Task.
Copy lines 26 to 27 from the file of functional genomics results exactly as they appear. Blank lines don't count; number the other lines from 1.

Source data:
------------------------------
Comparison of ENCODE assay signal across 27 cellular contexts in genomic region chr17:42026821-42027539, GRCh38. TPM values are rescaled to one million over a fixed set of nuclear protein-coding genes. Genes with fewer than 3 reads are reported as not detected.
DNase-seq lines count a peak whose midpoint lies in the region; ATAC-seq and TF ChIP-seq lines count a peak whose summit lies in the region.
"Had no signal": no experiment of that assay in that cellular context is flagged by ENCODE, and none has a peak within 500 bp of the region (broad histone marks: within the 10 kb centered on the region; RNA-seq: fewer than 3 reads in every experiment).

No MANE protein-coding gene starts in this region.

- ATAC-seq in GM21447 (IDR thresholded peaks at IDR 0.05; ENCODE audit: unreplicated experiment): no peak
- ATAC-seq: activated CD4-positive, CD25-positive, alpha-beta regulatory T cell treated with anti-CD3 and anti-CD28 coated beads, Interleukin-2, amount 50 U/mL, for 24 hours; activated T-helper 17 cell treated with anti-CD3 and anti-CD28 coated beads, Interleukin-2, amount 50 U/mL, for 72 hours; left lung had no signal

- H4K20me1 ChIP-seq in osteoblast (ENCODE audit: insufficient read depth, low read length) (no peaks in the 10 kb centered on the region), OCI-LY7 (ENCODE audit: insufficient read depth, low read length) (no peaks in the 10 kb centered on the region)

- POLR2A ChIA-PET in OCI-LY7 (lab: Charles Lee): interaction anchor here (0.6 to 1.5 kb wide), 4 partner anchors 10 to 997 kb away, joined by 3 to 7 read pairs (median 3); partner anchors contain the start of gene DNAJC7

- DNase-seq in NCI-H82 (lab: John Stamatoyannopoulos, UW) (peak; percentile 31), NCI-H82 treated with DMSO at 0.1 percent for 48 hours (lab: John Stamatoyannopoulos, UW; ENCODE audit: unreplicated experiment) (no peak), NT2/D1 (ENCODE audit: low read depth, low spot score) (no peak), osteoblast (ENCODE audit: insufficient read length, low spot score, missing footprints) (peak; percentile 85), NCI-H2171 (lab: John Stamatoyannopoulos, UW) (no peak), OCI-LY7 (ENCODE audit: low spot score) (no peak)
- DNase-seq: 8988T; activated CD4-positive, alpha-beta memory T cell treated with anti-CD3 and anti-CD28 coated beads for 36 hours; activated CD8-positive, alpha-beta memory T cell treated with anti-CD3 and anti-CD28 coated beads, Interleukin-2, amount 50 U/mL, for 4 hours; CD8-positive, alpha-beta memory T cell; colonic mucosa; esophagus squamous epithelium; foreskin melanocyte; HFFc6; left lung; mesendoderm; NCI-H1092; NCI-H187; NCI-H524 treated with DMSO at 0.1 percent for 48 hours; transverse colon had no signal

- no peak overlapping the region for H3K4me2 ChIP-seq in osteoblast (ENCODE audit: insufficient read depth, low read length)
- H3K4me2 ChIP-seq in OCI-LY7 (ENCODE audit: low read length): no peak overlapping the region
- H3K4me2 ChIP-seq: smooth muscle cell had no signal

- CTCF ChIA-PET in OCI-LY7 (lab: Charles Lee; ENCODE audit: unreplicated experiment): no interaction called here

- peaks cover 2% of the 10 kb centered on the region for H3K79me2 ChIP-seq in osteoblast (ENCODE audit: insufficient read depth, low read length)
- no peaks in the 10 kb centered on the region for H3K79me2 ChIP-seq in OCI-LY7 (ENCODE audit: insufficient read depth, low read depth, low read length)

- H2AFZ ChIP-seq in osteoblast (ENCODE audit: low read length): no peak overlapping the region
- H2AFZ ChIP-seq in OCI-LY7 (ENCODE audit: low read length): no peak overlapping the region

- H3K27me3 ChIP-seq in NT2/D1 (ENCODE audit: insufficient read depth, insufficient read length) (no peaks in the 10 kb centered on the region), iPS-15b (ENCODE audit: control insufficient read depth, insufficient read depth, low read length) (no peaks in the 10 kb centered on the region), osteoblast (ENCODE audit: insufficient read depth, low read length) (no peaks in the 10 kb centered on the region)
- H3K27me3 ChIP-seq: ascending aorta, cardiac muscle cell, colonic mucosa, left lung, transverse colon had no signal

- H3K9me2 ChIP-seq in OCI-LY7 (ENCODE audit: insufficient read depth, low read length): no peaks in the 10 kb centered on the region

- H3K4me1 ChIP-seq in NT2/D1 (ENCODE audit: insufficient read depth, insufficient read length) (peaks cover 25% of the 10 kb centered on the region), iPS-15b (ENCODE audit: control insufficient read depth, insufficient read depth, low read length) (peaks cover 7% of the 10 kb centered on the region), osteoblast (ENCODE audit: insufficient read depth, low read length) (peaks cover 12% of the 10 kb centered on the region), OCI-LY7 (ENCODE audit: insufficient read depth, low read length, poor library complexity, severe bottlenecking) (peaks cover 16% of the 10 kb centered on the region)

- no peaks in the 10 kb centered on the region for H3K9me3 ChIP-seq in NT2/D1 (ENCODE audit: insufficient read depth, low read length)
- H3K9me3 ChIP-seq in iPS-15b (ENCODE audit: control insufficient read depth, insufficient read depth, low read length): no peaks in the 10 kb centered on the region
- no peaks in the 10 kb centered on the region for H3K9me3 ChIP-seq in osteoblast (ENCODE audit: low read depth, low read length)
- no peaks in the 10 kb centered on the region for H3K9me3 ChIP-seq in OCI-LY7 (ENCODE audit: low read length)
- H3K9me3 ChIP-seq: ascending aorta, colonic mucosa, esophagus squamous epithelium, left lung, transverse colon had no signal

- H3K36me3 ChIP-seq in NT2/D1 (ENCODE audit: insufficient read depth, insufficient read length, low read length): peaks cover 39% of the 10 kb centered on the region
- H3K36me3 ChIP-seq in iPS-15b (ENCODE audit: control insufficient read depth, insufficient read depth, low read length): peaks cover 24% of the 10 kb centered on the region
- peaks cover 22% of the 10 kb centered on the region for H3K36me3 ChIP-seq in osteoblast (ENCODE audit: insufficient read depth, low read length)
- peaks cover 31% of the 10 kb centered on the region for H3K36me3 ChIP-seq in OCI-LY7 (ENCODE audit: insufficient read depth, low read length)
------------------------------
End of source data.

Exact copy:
- no peaks in the 10 kb centered on the region for H3K9me3 ChIP-seq in OCI-LY7 (ENCODE audit: low read length)
- H3K9me3 ChIP-seq: ascending aorta, colonic mucosa, esophagus squamous epithelium, left lung, transverse colon had no signal